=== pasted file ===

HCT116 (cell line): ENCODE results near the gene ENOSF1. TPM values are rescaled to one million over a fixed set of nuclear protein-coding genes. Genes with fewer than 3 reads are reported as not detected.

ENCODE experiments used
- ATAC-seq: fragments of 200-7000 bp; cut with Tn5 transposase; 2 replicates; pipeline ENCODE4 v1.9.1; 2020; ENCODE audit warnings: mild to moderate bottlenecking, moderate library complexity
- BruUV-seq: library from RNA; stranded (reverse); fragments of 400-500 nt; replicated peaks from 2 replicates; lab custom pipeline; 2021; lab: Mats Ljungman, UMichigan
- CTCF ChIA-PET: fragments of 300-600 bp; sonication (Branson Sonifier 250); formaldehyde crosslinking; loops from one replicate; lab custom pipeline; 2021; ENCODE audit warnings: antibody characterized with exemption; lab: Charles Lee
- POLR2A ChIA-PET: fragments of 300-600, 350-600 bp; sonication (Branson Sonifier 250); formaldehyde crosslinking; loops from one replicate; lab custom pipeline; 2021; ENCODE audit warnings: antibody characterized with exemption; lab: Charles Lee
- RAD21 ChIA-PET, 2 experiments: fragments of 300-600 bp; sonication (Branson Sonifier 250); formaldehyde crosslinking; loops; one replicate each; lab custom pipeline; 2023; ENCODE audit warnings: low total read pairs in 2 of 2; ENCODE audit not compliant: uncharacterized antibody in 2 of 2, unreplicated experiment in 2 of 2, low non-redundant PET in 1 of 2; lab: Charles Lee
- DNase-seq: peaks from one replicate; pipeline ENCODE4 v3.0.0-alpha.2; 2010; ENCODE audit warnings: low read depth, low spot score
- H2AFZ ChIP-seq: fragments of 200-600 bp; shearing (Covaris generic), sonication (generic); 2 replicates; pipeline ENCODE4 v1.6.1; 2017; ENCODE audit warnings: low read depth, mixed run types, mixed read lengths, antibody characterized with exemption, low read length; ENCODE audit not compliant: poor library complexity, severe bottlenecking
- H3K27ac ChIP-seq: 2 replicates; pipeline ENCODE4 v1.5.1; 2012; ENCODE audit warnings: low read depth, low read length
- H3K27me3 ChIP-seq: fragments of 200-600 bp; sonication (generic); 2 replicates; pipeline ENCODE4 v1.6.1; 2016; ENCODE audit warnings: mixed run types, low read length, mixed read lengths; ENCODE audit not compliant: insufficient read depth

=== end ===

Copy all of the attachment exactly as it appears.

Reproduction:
HCT116 (cell line): ENCODE results near the gene ENOSF1. TPM values are rescaled to one million over a fixed set of nuclear protein-coding genes. Genes with fewer than 3 reads are reported as not detected.

ENCODE experiments used
- ATAC-seq: fragments of 200-7000 bp; cut with Tn5 transposase; 2 replicates; pipeline ENCODE4 v1.9.1; 2020; ENCODE audit warnings: mild to moderate bottlenecking, moderate library complexity
- BruUV-seq: library from RNA; stranded (reverse); fragments of 400-500 nt; replicated peaks from 2 replicates; lab custom pipeline; 2021; lab: Mats Ljungman, UMichigan
- CTCF ChIA-PET: fragments of 300-600 bp; sonication (Branson Sonifier 250); formaldehyde crosslinking; loops from one replicate; lab custom pipeline; 2021; ENCODE audit warnings: antibody characterized with exemption; lab: Charles Lee
- POLR2A ChIA-PET: fragments of 300-600, 350-600 bp; sonication (Branson Sonifier 250); formaldehyde crosslinking; loops from one replicate; lab custom pipeline; 2021; ENCODE audit warnings: antibody characterized with exemption; lab: Charles Lee
- RAD21 ChIA-PET, 2 experiments: fragments of 300-600 bp; sonication (Branson Sonifier 250); formaldehyde crosslinking; loops; one replicate each; lab custom pipeline; 2023; ENCODE audit warnings: low total read pairs in 2 of 2; ENCODE audit not compliant: uncharacterized antibody in 2 of 2, unreplicated experiment in 2 of 2, low non-redundant PET in 1 of 2; lab: Charles Lee
- DNase-seq: peaks from one replicate; pipeline ENCODE4 v3.0.0-alpha.2; 2010; ENCODE audit warnings: low read depth, low spot score
- H2AFZ ChIP-seq: fragments of 200-600 bp; shearing (Covaris generic), sonication (generic); 2 replicates; pipeline ENCODE4 v1.6.1; 2017; ENCODE audit warnings: low read depth, mixed run types, mixed read lengths, antibody characterized with exemption, low read length; ENCODE audit not compliant: poor library complexity, severe bottlenecking
- H3K27ac ChIP-seq: 2 replicates; pipeline ENCODE4 v1.5.1; 2012; ENCODE audit warnings: low read depth, low read length
- H3K27me3 ChIP-seq: fragments of 200-600 bp; sonication (generic); 2 replicates; pipeline ENCODE4 v1.6.1; 2016; ENCODE audit warnings: mixed run types, low read length, mixed read lengths; ENCODE audit not compliant: insufficient read depth